Trained for trees<img type="lazy-image" data-runner-src="https://assets.rebelmouse.io/eyJhbGciOiJIUzI1NiIsInR5cCI6IkpXVCJ9.eyJpbWFnZSI6Imh0dHBzOi8vYXNzZXRzLnJibC5tcy8yNDU2MDQ3MC9vcmlnaW4uanBnIiwiZXhwaXJlc19hdCI6MTYzNTk5NTI3NH0.fR-n1I2DHBIRPLvXv4g0PVM8ciZwSLWorBUUw2wc-Vk/img.jpg?width=980" id="e02c0" class="rm-shortcode" data-rm-shortcode-id="79955b13661dca8b6e19007935129af1" data-rm-shortcode-name="rebelmouse-image" />
Credit: Martin Brandt/University of Copenhagen<p>There's been an assumption that there's hardly enough vegetation outside of forested areas to be worth counting in areas such as this one. As a result the study represents the first time a significant number of trees — likely in the hundreds of millions when shrubs are subtracted from the overall figure — have been catalogued in the drylands region.</p><p>Members of the university's Department of Computer Science trained a machine-learning module to recognize trees by feeding it thousands of pictures of them. This training left the AI be capable of spotting trees in the tiny details of satellite images supplied by NASA. The task took the AI just hours — it would take a human years to perform an equivalent analysis.</p><p>"This technology has enormous potential when it comes to documenting changes on a global scale and ultimately, in contributing towards global climate goals," says co-author Christian Igel. "It is a motivation for us to develop this type of beneficial artificial intelligence."</p><p>"Indeed," says Brandt says, "I think it marks the beginning of a new scientific era."</p>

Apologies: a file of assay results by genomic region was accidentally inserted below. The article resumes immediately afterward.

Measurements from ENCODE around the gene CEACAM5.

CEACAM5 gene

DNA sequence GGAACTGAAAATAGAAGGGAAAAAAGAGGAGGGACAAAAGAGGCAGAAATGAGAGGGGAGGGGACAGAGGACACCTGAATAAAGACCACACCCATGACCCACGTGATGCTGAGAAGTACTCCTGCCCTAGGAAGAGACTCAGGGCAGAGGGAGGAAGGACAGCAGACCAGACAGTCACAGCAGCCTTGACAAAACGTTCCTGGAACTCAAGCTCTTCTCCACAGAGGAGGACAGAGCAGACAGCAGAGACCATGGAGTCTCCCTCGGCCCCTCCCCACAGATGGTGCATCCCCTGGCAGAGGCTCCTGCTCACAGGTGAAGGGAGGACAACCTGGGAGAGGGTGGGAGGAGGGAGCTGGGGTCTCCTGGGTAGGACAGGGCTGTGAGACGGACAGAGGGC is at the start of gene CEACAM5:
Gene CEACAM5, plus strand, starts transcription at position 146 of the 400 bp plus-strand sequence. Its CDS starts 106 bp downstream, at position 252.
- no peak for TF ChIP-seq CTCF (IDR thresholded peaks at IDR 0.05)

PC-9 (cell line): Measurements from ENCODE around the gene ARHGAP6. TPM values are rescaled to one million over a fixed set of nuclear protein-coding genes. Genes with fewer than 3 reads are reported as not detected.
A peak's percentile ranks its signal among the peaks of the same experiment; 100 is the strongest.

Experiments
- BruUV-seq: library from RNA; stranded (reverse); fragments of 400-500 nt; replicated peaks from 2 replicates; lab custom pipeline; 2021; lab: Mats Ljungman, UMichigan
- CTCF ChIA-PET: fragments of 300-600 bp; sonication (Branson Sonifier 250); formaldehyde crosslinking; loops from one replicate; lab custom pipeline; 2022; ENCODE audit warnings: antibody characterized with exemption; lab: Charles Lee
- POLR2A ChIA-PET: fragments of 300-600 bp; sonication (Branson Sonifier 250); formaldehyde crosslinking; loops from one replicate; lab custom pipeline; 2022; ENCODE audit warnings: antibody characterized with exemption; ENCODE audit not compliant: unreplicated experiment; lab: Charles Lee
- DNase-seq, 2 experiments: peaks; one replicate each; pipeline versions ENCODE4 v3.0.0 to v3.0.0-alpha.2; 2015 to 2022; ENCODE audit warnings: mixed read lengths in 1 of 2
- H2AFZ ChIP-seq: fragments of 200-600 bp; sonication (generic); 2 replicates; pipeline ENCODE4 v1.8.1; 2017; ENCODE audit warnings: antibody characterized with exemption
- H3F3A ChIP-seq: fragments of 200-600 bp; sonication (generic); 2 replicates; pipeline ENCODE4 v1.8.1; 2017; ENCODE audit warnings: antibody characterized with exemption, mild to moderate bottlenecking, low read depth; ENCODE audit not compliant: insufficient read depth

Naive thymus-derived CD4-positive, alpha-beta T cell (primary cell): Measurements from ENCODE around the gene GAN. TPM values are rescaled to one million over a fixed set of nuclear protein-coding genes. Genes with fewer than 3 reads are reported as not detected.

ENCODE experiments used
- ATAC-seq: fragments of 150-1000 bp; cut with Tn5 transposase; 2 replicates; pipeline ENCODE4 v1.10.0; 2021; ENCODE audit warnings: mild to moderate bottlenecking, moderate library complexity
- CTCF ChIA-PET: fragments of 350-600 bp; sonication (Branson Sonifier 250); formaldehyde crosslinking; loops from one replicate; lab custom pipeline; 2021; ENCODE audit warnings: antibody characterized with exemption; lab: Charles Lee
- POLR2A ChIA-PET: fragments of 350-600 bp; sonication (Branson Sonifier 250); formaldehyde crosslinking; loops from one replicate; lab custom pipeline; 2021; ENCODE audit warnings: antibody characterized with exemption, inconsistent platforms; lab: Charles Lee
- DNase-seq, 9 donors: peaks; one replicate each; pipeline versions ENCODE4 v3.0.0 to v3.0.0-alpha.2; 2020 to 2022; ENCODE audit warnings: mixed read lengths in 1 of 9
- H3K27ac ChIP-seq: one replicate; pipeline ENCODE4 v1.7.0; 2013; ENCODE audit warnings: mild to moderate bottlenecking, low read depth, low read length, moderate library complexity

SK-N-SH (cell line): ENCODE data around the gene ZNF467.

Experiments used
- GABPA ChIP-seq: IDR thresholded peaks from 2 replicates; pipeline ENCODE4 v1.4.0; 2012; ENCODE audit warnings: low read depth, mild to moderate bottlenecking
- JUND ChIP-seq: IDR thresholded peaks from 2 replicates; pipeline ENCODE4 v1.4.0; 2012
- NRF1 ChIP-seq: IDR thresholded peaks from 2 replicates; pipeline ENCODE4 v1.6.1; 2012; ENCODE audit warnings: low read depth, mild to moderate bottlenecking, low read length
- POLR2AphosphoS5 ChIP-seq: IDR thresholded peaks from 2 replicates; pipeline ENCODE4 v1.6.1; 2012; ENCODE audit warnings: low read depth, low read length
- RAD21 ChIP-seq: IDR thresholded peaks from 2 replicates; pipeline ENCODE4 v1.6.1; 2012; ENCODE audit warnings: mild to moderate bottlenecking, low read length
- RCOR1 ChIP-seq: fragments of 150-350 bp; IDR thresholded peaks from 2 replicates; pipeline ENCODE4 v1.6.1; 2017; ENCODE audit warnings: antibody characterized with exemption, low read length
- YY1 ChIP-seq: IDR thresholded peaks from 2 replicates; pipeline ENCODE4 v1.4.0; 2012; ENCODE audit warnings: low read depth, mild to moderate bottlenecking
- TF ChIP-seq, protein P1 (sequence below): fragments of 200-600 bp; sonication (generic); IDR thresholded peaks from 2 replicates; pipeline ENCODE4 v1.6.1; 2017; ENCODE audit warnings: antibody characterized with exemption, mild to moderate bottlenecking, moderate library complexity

Looking ahead and beyond<p>The researchers hope to further refine their AI to provide a more detailed accounting of the trees it identifies in satellite photos.</p><p>The study's senior author, Rasmus Fensholt, says, "we are also interested in using satellites to determine tree species, as tree types are significant in relation to their value to local populations who use wood resources as part of their livelihoods. Trees and their fruit are consumed by both livestock and humans, and when preserved in the fields, trees have a positive effect on crop yields because they improve the balance of water and nutrients."</p><p>Ahead is an expansion of the team's tree hunt to a larger area of Africa, with the long-term goal being the creation of a more comprehensive and accurate global database of trees that grow beyond the boundaries of forests.</p>
But most city dwellers weren't seeing the science — they were seeing something out of Blade Runner.
On Sept. 9, many West Coast residents looked out their windows and witnessed a post-apocalyptic landscape: silhouetted cars, buildings and people bathed in an overpowering orange light that looked like a jacked-up sunset.